It is, therefore, a particular challenge to decide whether and how to discontinue therapy in a patient in remission on DMARDs. A key prospective study recently examined this question in patients with JIA in remission on methotrexate. After discontinuation of therapy, more than half flared over the ensuing two years. Some of these patients had elevated inflammatory markers using very sensitive assays, suggesting that they were probably not really in full remission after all, but others did not, and no clinical, demographic, or laboratory features could fully distinguish patients who flared from those who did not.8,9 Compounding the problem, some patients who flare after discontinuation of methotrexate cannot be “recaptured” on the same regimen, but may need addition of biologics to regain control, if indeed control can be established. Discontinuing therapy is, therefore, not without risk.
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Explore This IssueMay 2013
Transitioning to Adult Rheumatology
Based on these prognostic considerations, it is evident that many—if not most—children with JIA will need ongoing care as adults. Transition of care can be difficult for patient and providers alike. The barriers are several, and ideally, they should be addressed by pediatric rheumatologists well before the time of transfer.7,10 These barriers include attachment to long-time providers, lack of familiarity with the new provider and institution, the need to establish care not only in rheumatology but also in primary care and sometimes in other subspecialties, and the culture shock associated with moving from a family-centered care model to one in which the patient bears most of the responsibility. Medical records are usually transferred incompletely. Insurance changes may arise. All told, transition is a difficult period with a clear risk that important details, or even the patient himself or herself, may fall between the cracks.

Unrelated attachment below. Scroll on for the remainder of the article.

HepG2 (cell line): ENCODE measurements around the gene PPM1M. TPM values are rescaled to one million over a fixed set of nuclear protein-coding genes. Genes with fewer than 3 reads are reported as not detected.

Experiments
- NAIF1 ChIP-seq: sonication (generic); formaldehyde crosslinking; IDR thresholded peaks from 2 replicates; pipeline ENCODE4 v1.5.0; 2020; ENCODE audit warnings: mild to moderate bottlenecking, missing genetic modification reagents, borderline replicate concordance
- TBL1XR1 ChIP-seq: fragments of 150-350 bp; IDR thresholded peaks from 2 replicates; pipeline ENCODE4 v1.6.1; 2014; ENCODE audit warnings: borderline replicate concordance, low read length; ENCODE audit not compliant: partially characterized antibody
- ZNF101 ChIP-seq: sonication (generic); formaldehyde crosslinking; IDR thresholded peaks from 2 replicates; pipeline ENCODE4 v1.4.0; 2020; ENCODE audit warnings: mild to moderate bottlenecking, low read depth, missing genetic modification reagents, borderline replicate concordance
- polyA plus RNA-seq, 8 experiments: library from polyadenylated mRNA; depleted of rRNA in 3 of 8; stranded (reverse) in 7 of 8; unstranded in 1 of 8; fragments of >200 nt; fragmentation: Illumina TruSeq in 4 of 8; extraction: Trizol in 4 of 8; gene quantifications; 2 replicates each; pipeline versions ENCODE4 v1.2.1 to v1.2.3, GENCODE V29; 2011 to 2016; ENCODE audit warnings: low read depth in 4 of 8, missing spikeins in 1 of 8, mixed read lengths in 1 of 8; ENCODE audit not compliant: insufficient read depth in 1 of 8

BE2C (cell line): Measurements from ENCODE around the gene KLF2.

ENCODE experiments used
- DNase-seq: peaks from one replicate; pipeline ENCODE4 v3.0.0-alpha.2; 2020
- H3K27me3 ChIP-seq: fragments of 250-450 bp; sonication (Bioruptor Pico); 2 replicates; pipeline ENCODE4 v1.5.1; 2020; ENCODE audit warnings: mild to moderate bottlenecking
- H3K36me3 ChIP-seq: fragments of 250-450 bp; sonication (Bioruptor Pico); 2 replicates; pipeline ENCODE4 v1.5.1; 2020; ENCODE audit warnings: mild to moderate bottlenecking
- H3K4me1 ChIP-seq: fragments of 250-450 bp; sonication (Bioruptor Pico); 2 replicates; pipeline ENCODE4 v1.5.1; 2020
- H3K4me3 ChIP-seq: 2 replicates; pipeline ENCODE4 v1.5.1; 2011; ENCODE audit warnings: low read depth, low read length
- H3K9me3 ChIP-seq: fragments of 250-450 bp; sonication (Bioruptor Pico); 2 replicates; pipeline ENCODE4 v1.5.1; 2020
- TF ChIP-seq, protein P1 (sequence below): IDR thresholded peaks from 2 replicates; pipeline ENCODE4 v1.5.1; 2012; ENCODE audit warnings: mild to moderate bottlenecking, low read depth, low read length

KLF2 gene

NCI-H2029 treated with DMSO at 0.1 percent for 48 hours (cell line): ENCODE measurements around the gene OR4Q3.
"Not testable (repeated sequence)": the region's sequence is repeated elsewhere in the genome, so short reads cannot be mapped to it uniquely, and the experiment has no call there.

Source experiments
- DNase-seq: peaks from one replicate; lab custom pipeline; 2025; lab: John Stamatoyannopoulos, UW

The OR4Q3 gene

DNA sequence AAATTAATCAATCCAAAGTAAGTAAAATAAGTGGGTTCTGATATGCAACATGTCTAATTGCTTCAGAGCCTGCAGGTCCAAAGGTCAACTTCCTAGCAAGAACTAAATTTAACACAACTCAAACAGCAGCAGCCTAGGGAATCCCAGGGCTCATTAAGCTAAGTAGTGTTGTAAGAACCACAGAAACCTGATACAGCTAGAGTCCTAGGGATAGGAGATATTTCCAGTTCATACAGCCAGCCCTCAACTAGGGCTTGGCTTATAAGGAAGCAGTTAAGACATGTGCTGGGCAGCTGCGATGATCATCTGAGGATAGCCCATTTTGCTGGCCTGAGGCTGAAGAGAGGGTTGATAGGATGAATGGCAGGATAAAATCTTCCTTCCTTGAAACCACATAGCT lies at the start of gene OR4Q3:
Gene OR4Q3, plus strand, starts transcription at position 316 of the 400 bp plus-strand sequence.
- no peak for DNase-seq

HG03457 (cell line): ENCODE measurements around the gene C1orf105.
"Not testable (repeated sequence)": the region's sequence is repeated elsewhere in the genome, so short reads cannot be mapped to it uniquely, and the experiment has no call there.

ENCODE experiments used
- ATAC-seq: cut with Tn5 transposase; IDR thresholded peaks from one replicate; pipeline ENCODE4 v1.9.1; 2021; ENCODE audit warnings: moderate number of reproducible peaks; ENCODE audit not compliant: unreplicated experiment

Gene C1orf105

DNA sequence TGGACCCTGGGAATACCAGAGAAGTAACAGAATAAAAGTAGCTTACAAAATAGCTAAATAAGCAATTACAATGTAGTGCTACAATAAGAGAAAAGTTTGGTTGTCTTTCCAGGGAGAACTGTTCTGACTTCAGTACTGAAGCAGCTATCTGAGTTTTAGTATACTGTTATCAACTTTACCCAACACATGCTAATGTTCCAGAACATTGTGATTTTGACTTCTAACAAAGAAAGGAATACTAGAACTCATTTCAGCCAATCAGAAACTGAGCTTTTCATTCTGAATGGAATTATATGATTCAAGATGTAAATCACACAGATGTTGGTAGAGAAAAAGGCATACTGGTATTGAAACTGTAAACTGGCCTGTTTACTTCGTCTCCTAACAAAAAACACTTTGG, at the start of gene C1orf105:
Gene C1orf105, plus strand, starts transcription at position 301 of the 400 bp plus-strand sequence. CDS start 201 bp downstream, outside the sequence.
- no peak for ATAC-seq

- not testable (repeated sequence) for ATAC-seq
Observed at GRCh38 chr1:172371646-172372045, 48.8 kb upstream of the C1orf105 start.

At the Brigham and Women’s Hospital, we addressed this need by forming the Center for Adults with Pediatric Rheumatic Illness (CAPRI), which has become the transfer destination of the majority of pediatric rheumatology patients remaining in Boston after completing care at Boston Children’s Hospital. Some of these patients are cared for long term in CAPRI, while others are transferred to other providers—for example, the Brigham Lupus Center—once the transition has been accomplished successfully. Having directed CAPRI since its foundation in 2005, I have come to several conclusions with respect to such transitioning patients.
First, well-worn pathways for patient transition are important. At our adult hospital, out of more than forty rheumatology faculty members, only two handle the majority of these transfers—myself, as a rheumatologist trained in both the pediatric and adult medicine and rheumatology, and my colleague Derrick Todd MD, PhD, who spent several years working in CAPRI as a rheumatology fellow. Maintaining a single pathway for transition breeds familiarity and collegiality between pediatric and adult providers. Further, our CAPRI fellows and staff have particular knowledge and interest in pediatric rheumatic illnesses, something that patients recognize and that inspires trust and confidence. Having access to musculoskeletal ultrasound in the clinic facilitates the advanced imaging of involved joints without the need for ionizing radiation in adolescents and young adults.